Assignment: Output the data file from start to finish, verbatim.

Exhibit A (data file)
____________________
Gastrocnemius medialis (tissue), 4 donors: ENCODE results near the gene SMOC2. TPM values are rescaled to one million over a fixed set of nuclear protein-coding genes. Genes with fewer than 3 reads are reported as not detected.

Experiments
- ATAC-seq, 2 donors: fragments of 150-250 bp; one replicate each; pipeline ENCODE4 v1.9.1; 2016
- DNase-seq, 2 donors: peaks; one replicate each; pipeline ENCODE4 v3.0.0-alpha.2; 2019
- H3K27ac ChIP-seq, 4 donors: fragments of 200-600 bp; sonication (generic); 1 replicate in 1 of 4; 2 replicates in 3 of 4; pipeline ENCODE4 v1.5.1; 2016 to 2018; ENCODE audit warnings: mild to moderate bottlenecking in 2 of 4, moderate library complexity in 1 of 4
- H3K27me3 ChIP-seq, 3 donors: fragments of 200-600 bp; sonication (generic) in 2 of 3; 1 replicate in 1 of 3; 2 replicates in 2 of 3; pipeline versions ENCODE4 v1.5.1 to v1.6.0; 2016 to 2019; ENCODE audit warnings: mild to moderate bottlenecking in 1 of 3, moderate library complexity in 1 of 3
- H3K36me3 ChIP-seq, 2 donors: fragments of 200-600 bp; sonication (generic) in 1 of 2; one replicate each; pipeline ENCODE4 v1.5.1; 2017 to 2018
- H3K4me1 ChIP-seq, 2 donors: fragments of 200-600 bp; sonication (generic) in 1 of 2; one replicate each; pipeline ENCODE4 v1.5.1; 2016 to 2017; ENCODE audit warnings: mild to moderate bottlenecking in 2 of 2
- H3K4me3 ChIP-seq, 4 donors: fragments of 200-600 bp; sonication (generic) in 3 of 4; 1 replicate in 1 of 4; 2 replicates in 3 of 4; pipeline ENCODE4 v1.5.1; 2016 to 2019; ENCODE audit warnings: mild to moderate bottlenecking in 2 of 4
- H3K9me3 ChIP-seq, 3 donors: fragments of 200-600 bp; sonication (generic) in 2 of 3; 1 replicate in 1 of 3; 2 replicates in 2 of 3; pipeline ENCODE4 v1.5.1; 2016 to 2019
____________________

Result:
Gastrocnemius medialis (tissue), 4 donors: ENCODE results near the gene SMOC2. TPM values are rescaled to one million over a fixed set of nuclear protein-coding genes. Genes with fewer than 3 reads are reported as not detected.

Experiments
- ATAC-seq, 2 donors: fragments of 150-250 bp; one replicate each; pipeline ENCODE4 v1.9.1; 2016
- DNase-seq, 2 donors: peaks; one replicate each; pipeline ENCODE4 v3.0.0-alpha.2; 2019
- H3K27ac ChIP-seq, 4 donors: fragments of 200-600 bp; sonication (generic); 1 replicate in 1 of 4; 2 replicates in 3 of 4; pipeline ENCODE4 v1.5.1; 2016 to 2018; ENCODE audit warnings: mild to moderate bottlenecking in 2 of 4, moderate library complexity in 1 of 4
- H3K27me3 ChIP-seq, 3 donors: fragments of 200-600 bp; sonication (generic) in 2 of 3; 1 replicate in 1 of 3; 2 replicates in 2 of 3; pipeline versions ENCODE4 v1.5.1 to v1.6.0; 2016 to 2019; ENCODE audit warnings: mild to moderate bottlenecking in 1 of 3, moderate library complexity in 1 of 3
- H3K36me3 ChIP-seq, 2 donors: fragments of 200-600 bp; sonication (generic) in 1 of 2; one replicate each; pipeline ENCODE4 v1.5.1; 2017 to 2018
- H3K4me1 ChIP-seq, 2 donors: fragments of 200-600 bp; sonication (generic) in 1 of 2; one replicate each; pipeline ENCODE4 v1.5.1; 2016 to 2017; ENCODE audit warnings: mild to moderate bottlenecking in 2 of 2
- H3K4me3 ChIP-seq, 4 donors: fragments of 200-600 bp; sonication (generic) in 3 of 4; 1 replicate in 1 of 4; 2 replicates in 3 of 4; pipeline ENCODE4 v1.5.1; 2016 to 2019; ENCODE audit warnings: mild to moderate bottlenecking in 2 of 4
- H3K9me3 ChIP-seq, 3 donors: fragments of 200-600 bp; sonication (generic) in 2 of 3; 1 replicate in 1 of 3; 2 replicates in 2 of 3; pipeline ENCODE4 v1.5.1; 2016 to 2019